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This was actually the first row that we began. My daughter wanted to learn to quilt and this looked the easiest from our collection. We used our own fabrics from the stash and laid everything out to applique in one night! Mine are the yellow and my daughter's is the pink and purple.

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Our next rowing stop was Kelly Ann's Quilting in Warrenton, Virginia. Not far from her shop is the infamous Lafayette Stepping Stone, which we visited a more than once!

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This is such a cute shop in the historic area and this was their warm quilty Row by Row greeting on their porch!


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This was my first time to ever work with half square triangles...

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That ended our first day of Rowing pattern collecting. The next morning my daughter and I left for a lovely day of driving in the Blue Ridge Mountains! Our first stop was to the Scrappy Apple in Winchester, Virginia! This charming shop was full of fabrics that I could barely resist. I'm a fan of florals, swirls and batiks, like my daughter. We bought a few watery batiks to aid us in our rowing. My compliments to the shop worker who gave us a heads up about a traffic blockage down the road which included a SWAT team. Although she suggested a detour we drove straight through and all was well. Funny in that I had e-mailed my husband about our drive out west that day. When I left the shop I read his e-mail that said, "Have fun and be safe." lol We were!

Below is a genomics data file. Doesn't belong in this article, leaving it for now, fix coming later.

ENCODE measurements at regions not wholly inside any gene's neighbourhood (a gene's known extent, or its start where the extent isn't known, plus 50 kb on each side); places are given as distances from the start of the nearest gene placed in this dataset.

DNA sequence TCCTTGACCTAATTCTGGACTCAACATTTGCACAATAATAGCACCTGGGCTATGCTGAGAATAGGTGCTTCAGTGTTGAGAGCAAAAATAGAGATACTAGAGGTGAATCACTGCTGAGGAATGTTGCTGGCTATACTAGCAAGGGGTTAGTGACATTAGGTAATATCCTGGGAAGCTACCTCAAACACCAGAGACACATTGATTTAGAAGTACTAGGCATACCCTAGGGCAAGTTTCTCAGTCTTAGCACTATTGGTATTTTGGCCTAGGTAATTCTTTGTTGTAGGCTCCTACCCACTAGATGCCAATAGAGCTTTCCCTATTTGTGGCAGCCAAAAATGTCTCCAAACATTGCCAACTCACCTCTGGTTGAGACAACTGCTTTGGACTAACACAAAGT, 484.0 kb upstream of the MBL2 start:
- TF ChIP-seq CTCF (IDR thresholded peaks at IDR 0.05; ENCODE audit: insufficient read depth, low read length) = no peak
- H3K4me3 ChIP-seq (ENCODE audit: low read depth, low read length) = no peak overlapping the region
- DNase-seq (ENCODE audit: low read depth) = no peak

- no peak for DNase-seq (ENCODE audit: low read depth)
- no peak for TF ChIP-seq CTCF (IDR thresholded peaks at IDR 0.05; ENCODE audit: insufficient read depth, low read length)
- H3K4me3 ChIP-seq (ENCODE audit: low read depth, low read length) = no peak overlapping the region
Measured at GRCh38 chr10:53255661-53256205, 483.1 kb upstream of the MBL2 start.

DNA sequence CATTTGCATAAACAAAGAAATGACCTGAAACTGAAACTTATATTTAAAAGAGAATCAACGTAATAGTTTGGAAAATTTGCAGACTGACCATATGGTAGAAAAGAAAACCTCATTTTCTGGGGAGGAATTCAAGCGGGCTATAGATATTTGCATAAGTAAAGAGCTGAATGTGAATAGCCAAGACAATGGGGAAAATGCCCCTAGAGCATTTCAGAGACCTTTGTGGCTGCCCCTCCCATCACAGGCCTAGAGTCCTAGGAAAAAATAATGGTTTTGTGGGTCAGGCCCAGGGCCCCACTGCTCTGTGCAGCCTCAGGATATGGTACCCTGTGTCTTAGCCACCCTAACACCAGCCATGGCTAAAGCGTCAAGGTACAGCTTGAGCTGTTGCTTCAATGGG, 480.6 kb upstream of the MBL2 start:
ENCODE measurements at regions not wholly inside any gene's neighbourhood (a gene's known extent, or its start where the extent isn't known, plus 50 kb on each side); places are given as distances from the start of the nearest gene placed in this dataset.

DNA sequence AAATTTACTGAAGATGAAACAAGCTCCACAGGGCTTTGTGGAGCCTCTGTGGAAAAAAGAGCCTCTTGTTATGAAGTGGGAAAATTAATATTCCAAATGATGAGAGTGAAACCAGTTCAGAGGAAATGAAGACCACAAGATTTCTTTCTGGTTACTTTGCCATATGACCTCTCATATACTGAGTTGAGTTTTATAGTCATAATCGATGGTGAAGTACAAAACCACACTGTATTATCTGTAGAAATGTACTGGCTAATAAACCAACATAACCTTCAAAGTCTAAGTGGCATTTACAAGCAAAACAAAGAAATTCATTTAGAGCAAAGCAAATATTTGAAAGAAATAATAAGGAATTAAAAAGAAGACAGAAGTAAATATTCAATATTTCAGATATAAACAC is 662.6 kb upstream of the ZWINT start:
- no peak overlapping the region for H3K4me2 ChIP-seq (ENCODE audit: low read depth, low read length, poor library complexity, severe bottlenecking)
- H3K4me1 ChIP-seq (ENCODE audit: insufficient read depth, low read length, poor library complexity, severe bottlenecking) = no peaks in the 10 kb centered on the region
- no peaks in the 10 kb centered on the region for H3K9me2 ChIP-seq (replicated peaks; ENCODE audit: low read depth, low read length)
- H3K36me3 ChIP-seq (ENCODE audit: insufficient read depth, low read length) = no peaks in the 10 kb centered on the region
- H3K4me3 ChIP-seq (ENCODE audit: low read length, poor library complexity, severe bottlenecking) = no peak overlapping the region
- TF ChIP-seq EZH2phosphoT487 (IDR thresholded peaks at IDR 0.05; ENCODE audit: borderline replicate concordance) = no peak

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I liked her cleverness in designing this one which features Old Rag Mountain which is a popular yet difficult hiking venue. I've yet to attempt that one!

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We continued up the road towards West Virginia! We came so teasingly close to the border, only a couple of miles, that the mountains beckoned us to come. Driving up in elevation and driving on the curvy mountain roads reminded me of my trips to Jersey Shore, Pennsylvania when I was a little girl. Alas, not today. I told my daughter perhaps we can do some West Virginia rowing on another day. Meanwhile we finally came to a combination antique and quilt shop on the side of the road, Liberty View Quilt Shop at Cross Junction.

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The surrounding view was so lovely that my daughter and I ate our lunch in the car looking at the mountains and corn fields. That's my type of view!

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Next we set the gps towards Staunton, which is a long drive. However I loved their row pattern and have always wanted to visit their town so this was the day. I took a break at the Apple Tree farmer's market which was huge! Finally we arrived at Rachel's Quilt Patch in Staunton, Virginia!

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Wow! Rachel's Quilt Patch is located in the historic area, specifically in an old railroad station. Aren't the guys of our family going to be jealous. They love trains! This quilt shop really got into the Rowing theme as the canoe has a Row by Row sign inside it to greet us!

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And inside there was a kitty to greet my daughter!